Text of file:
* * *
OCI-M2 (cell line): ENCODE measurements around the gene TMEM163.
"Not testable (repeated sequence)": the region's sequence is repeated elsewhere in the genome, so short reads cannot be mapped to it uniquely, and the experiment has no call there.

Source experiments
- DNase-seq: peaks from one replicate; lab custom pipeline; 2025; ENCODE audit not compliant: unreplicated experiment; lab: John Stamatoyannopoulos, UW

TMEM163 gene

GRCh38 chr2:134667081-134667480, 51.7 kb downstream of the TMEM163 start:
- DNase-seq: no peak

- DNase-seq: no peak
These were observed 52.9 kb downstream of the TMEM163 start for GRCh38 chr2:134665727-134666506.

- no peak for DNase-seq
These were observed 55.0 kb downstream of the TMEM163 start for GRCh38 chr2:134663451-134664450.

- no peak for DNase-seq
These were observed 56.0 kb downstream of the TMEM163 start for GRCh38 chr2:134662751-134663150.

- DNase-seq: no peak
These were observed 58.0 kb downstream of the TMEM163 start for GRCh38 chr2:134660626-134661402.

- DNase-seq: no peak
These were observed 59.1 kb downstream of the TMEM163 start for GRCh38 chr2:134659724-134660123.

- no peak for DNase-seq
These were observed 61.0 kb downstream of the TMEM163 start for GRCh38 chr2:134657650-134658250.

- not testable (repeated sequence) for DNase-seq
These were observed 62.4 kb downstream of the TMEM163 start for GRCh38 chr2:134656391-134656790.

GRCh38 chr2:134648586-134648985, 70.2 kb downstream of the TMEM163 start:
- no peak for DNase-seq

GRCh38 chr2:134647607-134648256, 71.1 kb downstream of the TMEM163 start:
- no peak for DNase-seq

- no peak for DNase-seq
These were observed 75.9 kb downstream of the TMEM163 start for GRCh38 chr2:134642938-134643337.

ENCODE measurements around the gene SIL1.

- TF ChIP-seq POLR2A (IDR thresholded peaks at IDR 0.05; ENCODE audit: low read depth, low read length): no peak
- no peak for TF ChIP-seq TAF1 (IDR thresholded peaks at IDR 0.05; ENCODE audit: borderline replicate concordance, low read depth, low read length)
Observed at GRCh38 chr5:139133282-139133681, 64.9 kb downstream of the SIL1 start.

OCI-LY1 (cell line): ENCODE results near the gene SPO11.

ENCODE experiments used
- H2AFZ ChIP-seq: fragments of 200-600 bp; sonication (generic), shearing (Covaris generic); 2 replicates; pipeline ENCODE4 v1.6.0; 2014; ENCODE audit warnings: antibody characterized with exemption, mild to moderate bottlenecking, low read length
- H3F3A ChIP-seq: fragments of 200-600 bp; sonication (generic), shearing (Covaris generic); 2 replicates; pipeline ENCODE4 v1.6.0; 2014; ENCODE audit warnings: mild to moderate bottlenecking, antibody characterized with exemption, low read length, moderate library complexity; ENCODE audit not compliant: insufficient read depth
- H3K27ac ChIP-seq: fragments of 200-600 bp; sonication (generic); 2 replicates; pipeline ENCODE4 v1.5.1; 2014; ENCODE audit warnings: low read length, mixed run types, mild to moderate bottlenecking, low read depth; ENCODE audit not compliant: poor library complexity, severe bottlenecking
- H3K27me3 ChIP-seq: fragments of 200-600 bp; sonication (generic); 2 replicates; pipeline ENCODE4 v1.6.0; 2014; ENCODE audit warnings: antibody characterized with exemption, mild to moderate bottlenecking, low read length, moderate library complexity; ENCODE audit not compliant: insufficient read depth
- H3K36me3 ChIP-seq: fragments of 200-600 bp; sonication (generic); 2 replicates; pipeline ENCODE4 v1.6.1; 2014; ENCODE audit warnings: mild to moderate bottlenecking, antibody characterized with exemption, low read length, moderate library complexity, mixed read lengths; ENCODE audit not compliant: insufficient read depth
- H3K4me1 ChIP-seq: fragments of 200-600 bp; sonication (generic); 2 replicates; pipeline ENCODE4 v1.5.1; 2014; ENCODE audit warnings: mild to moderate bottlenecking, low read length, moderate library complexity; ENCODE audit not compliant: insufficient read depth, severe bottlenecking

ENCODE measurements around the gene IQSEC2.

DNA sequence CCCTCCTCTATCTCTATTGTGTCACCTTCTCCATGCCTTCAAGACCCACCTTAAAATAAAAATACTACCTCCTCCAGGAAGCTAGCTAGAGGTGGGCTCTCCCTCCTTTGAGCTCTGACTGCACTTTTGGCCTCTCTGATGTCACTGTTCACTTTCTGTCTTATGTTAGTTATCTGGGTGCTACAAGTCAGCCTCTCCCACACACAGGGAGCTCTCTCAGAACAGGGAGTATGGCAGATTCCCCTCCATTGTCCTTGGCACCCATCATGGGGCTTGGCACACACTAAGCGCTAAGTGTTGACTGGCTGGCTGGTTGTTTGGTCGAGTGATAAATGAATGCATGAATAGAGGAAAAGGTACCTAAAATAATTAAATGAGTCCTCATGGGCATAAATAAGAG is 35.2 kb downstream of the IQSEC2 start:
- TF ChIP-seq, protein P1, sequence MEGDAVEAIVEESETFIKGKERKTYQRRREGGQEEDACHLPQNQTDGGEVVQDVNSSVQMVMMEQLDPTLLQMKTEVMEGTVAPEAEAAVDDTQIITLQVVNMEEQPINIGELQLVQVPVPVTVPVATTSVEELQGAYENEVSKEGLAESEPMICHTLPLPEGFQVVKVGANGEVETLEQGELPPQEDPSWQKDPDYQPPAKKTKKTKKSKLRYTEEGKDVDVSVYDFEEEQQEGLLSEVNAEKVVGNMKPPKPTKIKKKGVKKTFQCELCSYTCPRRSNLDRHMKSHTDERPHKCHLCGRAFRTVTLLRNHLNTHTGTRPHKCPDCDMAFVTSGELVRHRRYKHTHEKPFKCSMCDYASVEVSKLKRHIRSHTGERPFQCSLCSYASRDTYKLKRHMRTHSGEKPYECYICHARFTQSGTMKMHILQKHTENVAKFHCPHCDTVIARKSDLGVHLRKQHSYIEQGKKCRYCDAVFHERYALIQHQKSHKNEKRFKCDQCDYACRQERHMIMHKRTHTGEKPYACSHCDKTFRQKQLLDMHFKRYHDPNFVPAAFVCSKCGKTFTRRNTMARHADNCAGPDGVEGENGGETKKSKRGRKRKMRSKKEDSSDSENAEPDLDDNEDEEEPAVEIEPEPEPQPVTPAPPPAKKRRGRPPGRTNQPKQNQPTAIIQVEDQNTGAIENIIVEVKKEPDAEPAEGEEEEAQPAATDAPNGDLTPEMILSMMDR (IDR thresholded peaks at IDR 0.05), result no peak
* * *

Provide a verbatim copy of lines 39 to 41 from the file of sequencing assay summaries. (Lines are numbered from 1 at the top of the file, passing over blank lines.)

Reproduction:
- H3K4me1 ChIP-seq: fragments of 200-600 bp; sonication (generic); 2 replicates; pipeline ENCODE4 v1.5.1; 2014; ENCODE audit warnings: mild to moderate bottlenecking, low read length, moderate library complexity; ENCODE audit not compliant: insufficient read depth, severe bottlenecking

ENCODE measurements around the gene IQSEC2.

DNA sequence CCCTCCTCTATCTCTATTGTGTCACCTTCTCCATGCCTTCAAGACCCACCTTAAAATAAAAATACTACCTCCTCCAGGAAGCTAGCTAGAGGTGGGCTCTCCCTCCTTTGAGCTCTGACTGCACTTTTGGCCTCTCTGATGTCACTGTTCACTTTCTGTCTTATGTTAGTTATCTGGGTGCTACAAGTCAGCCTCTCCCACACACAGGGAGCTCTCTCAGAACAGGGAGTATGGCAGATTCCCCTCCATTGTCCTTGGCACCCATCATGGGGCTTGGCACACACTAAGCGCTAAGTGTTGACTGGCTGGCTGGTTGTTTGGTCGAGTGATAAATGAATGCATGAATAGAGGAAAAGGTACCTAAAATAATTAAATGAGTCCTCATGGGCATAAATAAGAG is 35.2 kb downstream of the IQSEC2 start: